Dale Watson Reviewed

Dale Watson Reviewed

Dale Watson

Every Song I Write Is for You (Koch)

I was once acquainted with a couple who chose George Jones' "He Stopped Loving Her Today" to accompany the first dance at their wedding -- a song about a guy whose lifelong, unrequited love dies only the day he does. Perhaps a morbid choice to launch a lifelong commitment, yet in a way perfect, because sad songs have a way of distilling love down to its raw essence where a happy song only offers its saccharine artifice. Paradoxically, a sad song is happier than any happy song could be. Austin's Dale Watson has plumbed the murky depths of loss -- the tragic death of his fiancée and his subsequent suicide attempt last year are still fresh memories -- but he's somehow managed to resurface, bringing with him this paradoxical souvenir called Every Song I Write Is for You. The strange thing is that, separated from the lyrics, these are mostly happy songs: "One More for Her" is a loungey jaunt, "Hey Chico" is beachy, dare I say, pop music, "Money Can't Buy Her Love" is upbeat Texas swing. Yet throughout, Watson's frank, unaffected lyrics (and song titles) cover the whole spectrum of grief: There's denial ("I Can't Let You Go"), bargaining ("I'd Deal With the Devil"), depression ("I See My Future"), guilt ("If I Knew Then What I Know Now"), and acceptance ("Angel in My Dreams"). Even in these ballads, however, Watson's band buoys his baritone like some heavenbound cloud; Ricky Davis' pedal swirls like empathetic angels, Earl Poole Ball and Floyd Domino's piano and strings brighten like a long-awaited sunrise. The combination of happy music and sad words may be disconcerting at first, but the former underscores the fact that Every Song I Write Is for You is ultimately a celebration of love rather than a mourning of loss.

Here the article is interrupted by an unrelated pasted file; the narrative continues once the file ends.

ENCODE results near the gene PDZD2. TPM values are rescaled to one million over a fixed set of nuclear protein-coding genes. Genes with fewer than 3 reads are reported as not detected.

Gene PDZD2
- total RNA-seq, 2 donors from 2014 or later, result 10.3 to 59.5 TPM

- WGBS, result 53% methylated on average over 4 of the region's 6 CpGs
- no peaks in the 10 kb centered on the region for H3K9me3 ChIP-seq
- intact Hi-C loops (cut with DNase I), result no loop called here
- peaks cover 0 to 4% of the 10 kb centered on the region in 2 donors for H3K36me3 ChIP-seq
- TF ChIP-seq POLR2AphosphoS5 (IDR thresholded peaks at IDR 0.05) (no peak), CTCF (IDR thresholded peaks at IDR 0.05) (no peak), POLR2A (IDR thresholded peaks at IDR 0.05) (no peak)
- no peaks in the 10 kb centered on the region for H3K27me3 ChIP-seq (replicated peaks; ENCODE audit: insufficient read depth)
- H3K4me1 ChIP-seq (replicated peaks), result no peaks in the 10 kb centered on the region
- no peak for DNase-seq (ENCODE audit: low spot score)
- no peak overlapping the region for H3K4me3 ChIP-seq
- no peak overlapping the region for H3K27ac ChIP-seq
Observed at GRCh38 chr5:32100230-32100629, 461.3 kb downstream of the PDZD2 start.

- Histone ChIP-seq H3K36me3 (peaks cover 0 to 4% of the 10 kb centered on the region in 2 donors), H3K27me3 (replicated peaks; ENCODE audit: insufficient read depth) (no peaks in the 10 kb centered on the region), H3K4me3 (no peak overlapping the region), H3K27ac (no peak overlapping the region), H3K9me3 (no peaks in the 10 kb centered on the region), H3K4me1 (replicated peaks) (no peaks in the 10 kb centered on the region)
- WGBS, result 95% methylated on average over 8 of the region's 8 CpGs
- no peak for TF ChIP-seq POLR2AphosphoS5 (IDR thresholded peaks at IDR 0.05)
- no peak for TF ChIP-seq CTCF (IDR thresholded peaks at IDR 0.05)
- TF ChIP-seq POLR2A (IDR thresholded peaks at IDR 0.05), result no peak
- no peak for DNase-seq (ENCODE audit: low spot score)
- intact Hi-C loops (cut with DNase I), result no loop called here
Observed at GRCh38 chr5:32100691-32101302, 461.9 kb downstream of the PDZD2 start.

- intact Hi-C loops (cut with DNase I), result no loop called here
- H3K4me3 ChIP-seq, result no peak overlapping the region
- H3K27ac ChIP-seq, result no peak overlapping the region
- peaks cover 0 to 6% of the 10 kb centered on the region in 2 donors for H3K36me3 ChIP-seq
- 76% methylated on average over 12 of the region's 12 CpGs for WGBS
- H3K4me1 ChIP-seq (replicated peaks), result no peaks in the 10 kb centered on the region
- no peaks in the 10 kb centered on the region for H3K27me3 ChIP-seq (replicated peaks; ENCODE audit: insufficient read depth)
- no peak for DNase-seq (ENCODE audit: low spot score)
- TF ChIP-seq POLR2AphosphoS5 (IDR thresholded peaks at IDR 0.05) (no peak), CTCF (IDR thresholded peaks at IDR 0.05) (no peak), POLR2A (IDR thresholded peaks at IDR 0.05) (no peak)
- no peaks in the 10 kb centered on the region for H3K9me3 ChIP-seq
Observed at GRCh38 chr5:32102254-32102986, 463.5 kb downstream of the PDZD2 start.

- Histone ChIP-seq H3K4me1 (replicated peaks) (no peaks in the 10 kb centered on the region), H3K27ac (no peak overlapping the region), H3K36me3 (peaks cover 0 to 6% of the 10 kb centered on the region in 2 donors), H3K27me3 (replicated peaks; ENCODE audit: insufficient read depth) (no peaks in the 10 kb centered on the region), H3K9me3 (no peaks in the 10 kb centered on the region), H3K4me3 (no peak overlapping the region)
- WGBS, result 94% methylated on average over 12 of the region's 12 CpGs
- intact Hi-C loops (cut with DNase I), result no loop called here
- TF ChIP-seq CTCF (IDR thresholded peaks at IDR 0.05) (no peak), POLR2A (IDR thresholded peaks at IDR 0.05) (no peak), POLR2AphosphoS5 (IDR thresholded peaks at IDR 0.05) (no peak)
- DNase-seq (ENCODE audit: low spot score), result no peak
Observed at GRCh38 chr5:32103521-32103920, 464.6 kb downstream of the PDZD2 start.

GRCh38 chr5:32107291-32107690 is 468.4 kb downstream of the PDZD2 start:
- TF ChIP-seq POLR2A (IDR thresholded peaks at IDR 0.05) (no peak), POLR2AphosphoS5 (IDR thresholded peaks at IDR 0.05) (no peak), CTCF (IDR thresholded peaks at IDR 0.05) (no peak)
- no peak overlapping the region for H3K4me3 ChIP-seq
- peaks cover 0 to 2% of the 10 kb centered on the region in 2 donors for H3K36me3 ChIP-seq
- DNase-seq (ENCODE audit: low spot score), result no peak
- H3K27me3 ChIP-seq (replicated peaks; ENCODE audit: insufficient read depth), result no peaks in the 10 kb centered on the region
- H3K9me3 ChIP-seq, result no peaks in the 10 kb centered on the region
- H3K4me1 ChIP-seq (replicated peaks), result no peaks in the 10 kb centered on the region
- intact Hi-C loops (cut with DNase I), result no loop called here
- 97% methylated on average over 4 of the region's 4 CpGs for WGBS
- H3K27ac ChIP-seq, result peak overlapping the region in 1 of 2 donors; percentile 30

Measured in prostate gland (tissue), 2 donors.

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Dale Watson

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